Foraging for food

Foraging for food

According to the Meteorological Calendar we have just entered autumn, which means that summer has left us for another year. For many of us it doesn’t feel like we have had much of a summer this year with all the rain we saw, especially through August.

However, the rain has been beneficial in one way; it has provided a bumper crop of plump fruit, berries and nuts, whether in our gardens or in the hedgerows. Nature is so productive and so bountiful that now is a great time to get out in the fresh air and help yourself to some tasty treats that will cost you nothing but your time to acquire! Here are some of the great things you can go out and forage for at this time of year.

Let’s start with everybody’s favourite, the bramble or blackberry. This year there seems to be a bumper crop of juicy berries just waiting to be harvested. Take them home and make them into a tasty jam or bake an apple and blackberry pie – both are delicious. You can also spread them over your cereal in a morning to make a change to your usual breakfast. Just a tip when foraging for blackberries, try and target plants that are not close to a road as these will taste better having absorbed less of the pollutants that they are subjected to.

Going nuts

Another great foraging favourite in autumn is the sweet chestnut. Did you know that they are not a native species, having been introduced into this country by the Romans? They are absolutely delicious, especially when roasted over hot coals (remember to score a cross on them before cooking to stop them from exploding) and they are very nutritious. When you are looking for sweet chestnuts, make sure that they are properly ripe as unripe sweet chestnuts have very little flavour when cooked. You can generally tell when a sweet chestnut is ripe and ready as the spiky green shells will start to turn brown and split open. Just a word of advice when out foraging – don’t mistake them for horse chestnuts as these are inedible and also potentially toxic.

As well as being great roasted, you can use them in cooking to make puddings, pates or stuffings for meat and poultry, or you can make a sweet chestnut puree to use in deserts.Hazelnuts - Free for commercial use No attribution required - Credit Pixabay

Another nut that is great for foraging at this time of year is the hazelnut, often also known as the cobnut. These can often be found in woodlands or hedgerows and are easily identifiable by their shape. They are oval and have hairy or pointed leaves and are delicious to just peel and nibble whilst you are out walking.

In fact this is a nut that is probably at its flavoursome best when picked green. Once picked, take them home, peel away the husks and then leave them somewhere safe to dry out a little. Inside a cardboard box in your airing cupboard is ideal but whatever you do, don’t leave them outside or in the garage, you might just find that they get “squirrelled” away. Once harvested the nuts are great to eat as a standalone snack, to put on your cereal for breakfast, add to salads or to turn into delicious and nutritious hazelnut butter.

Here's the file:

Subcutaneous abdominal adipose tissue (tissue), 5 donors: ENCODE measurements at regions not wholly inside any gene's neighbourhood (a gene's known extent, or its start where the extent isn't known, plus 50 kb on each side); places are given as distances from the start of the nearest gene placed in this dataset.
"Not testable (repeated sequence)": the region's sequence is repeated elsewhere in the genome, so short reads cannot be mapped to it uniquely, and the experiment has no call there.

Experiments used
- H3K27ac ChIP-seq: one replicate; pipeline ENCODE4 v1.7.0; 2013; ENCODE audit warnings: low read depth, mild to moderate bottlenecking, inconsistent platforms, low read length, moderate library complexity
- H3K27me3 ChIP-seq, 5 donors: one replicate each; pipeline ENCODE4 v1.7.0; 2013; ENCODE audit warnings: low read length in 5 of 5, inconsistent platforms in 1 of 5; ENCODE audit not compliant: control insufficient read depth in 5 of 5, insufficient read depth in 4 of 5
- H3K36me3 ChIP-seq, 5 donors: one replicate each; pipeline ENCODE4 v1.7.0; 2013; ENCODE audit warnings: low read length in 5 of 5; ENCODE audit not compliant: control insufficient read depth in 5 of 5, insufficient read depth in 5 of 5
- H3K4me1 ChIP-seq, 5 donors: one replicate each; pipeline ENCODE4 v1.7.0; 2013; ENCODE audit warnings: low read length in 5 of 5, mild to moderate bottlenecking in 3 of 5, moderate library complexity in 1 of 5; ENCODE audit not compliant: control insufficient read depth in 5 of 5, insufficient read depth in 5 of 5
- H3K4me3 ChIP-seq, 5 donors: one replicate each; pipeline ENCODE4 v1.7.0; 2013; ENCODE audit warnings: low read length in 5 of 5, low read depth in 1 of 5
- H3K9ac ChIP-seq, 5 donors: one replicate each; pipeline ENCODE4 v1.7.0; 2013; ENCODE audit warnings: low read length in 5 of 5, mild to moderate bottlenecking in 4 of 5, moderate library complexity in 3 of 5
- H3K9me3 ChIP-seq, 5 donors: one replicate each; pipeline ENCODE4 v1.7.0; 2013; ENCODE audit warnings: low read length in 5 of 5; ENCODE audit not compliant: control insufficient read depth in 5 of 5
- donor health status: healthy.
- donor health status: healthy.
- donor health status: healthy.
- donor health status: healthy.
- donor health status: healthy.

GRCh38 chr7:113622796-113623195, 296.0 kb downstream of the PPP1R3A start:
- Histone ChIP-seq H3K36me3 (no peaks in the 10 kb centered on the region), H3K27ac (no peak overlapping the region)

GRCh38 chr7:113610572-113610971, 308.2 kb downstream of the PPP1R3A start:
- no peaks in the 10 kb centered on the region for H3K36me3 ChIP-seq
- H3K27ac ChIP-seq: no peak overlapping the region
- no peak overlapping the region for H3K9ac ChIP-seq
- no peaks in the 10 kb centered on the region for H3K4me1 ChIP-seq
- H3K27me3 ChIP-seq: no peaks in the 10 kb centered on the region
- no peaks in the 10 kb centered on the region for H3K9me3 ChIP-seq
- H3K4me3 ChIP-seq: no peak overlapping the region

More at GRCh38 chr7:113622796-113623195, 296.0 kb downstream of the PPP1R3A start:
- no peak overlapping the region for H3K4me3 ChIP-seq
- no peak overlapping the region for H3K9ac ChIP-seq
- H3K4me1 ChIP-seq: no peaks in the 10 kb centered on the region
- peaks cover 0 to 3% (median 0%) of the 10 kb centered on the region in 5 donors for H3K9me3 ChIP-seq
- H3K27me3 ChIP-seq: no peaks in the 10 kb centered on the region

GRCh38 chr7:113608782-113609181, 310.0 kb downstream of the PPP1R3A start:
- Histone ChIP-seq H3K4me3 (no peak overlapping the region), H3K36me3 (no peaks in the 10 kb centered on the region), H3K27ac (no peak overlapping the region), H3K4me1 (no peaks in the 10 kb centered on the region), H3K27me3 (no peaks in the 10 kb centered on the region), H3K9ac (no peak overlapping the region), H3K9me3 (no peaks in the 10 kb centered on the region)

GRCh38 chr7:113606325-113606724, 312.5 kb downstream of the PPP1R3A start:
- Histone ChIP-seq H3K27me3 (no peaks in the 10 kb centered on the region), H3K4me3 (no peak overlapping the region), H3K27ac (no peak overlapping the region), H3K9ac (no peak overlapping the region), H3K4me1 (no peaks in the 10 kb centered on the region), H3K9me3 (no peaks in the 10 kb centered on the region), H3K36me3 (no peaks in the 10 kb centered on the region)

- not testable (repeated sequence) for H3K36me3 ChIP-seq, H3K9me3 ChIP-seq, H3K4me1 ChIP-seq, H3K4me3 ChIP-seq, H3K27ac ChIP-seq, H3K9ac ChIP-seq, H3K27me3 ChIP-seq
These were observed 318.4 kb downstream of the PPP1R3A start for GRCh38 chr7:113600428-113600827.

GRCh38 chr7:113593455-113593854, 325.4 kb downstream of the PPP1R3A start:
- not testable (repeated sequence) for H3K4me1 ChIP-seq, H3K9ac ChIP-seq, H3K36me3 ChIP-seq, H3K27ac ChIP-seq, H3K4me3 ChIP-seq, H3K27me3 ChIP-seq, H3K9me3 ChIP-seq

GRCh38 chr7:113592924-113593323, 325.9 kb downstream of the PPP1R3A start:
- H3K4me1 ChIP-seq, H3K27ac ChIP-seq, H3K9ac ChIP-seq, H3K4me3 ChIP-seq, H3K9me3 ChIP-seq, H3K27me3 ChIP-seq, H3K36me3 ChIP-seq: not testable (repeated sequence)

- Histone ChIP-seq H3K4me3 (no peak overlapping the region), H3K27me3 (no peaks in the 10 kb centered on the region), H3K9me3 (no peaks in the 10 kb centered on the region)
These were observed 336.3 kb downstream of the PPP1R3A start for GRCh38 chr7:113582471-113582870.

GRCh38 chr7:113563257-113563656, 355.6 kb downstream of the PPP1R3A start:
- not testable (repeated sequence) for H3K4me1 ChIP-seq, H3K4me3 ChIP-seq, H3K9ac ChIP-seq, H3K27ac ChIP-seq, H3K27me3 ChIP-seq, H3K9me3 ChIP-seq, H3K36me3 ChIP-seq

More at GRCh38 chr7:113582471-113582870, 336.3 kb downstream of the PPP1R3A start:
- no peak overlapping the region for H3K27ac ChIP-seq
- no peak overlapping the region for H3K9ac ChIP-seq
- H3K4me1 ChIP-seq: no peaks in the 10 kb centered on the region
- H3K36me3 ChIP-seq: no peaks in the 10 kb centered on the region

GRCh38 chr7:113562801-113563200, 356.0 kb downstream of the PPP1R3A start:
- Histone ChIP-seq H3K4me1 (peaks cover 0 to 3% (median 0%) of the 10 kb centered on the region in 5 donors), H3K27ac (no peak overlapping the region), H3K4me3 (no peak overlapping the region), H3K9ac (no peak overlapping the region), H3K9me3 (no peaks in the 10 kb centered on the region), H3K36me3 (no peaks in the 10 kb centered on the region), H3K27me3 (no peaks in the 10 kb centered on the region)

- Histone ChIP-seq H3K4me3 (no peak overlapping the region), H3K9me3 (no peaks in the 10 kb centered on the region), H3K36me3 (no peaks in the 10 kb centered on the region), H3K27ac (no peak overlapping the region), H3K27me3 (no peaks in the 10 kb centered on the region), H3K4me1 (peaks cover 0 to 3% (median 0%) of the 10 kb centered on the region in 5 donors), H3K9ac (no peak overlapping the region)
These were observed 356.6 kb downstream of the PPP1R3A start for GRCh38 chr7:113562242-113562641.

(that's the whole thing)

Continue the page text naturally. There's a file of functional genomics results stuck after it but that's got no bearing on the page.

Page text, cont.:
Coming up roses

Here’s one that you might well remember your Granny foraging for in your childhood – rosehips. They are an old favourite because of their high vitamin C content. During the Second World War people were actively encouraged to forage for them and then sell them to the state for cash so that the syrup could be made and distributed, especially for babies and children.

They are easy to spot, being red and orange in colour and are the seed pods of the rose plants that are common to our hedgerows. They have been used in medicines for centuries and are particularly good at helping stave off winter colds. They make good wines, jellies and jams but are also great for making delicately flavoured rosehip syrup that you can drink as a cordial throughout winter. Oh, and did you know that children used to use the very thin hairs found inside the pods to make itching powder?

SloesAnd now to my favourite – sloe berries. I love to pick sloe berries and make my own sloe gin which, if you do so now,will be ready for drinking at Christmas! Sloe berries are the fruit of the blackthorn and can be found in hedgerows around the country. A word of caution, if you are going to pick them beware of the unforgiving thorns – they can do you a bit of damage if you are not careful. Wearing a stout pair of gardening gloves may help avoid the pricking of your thumbs!

The berries are blue-black in colour and the bushes that I have seen so far this year are laden with the fruit. Some will only pick sloes once they have been subject to the first frost, but most take their picked berries home, put them in the freezer and then thaw them out to make their sloe gin – there’s plenty of recipes around for this. The resultant drink is a winter favourite. But a word of warning, don’t try to eat the berries – if you do you will get a very dry, unpleasant sensation in your mouth!

So, what are you waiting for? Get out there and see what you can find from natures larder and have fun foraging and using some of the great, free produce that is available!